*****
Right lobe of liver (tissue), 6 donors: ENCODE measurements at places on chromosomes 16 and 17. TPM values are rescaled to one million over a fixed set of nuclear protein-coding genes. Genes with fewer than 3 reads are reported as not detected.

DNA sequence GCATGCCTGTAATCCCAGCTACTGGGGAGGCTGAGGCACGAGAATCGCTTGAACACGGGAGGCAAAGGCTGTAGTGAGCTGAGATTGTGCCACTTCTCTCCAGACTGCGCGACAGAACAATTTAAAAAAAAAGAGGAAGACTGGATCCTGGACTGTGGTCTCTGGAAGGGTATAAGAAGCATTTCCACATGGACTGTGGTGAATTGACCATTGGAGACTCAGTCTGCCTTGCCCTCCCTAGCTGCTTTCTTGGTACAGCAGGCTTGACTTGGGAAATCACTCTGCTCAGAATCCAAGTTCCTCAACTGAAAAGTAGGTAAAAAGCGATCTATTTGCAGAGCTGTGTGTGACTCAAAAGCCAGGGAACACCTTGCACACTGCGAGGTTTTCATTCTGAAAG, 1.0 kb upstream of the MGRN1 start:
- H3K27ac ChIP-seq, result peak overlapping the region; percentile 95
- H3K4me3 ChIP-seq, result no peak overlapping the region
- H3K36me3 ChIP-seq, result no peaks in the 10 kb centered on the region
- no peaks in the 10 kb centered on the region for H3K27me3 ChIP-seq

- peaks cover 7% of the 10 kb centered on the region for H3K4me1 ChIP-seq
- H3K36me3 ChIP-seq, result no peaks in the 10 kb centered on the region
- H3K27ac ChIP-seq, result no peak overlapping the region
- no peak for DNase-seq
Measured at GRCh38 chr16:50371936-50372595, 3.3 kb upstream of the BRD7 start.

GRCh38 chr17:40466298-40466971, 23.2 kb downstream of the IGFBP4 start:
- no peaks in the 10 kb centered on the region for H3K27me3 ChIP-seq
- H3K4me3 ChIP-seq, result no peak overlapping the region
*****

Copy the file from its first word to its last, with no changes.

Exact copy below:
Right lobe of liver (tissue), 6 donors: ENCODE measurements at places on chromosomes 16 and 17. TPM values are rescaled to one million over a fixed set of nuclear protein-coding genes. Genes with fewer than 3 reads are reported as not detected.

DNA sequence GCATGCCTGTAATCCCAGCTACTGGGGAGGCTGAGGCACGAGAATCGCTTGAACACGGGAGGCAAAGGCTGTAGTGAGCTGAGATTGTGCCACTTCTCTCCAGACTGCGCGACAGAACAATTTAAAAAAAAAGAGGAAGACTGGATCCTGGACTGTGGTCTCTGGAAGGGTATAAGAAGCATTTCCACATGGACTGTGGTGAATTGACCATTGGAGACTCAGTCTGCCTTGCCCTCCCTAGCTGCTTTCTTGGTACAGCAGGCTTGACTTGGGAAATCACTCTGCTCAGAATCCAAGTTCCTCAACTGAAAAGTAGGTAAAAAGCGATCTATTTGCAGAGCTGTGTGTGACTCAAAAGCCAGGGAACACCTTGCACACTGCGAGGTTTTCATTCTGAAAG, 1.0 kb upstream of the MGRN1 start:
- H3K27ac ChIP-seq, result peak overlapping the region; percentile 95
- H3K4me3 ChIP-seq, result no peak overlapping the region
- H3K36me3 ChIP-seq, result no peaks in the 10 kb centered on the region
- no peaks in the 10 kb centered on the region for H3K27me3 ChIP-seq

- peaks cover 7% of the 10 kb centered on the region for H3K4me1 ChIP-seq
- H3K36me3 ChIP-seq, result no peaks in the 10 kb centered on the region
- H3K27ac ChIP-seq, result no peak overlapping the region
- no peak for DNase-seq
Measured at GRCh38 chr16:50371936-50372595, 3.3 kb upstream of the BRD7 start.

GRCh38 chr17:40466298-40466971, 23.2 kb downstream of the IGFBP4 start:
- no peaks in the 10 kb centered on the region for H3K27me3 ChIP-seq
- H3K4me3 ChIP-seq, result no peak overlapping the region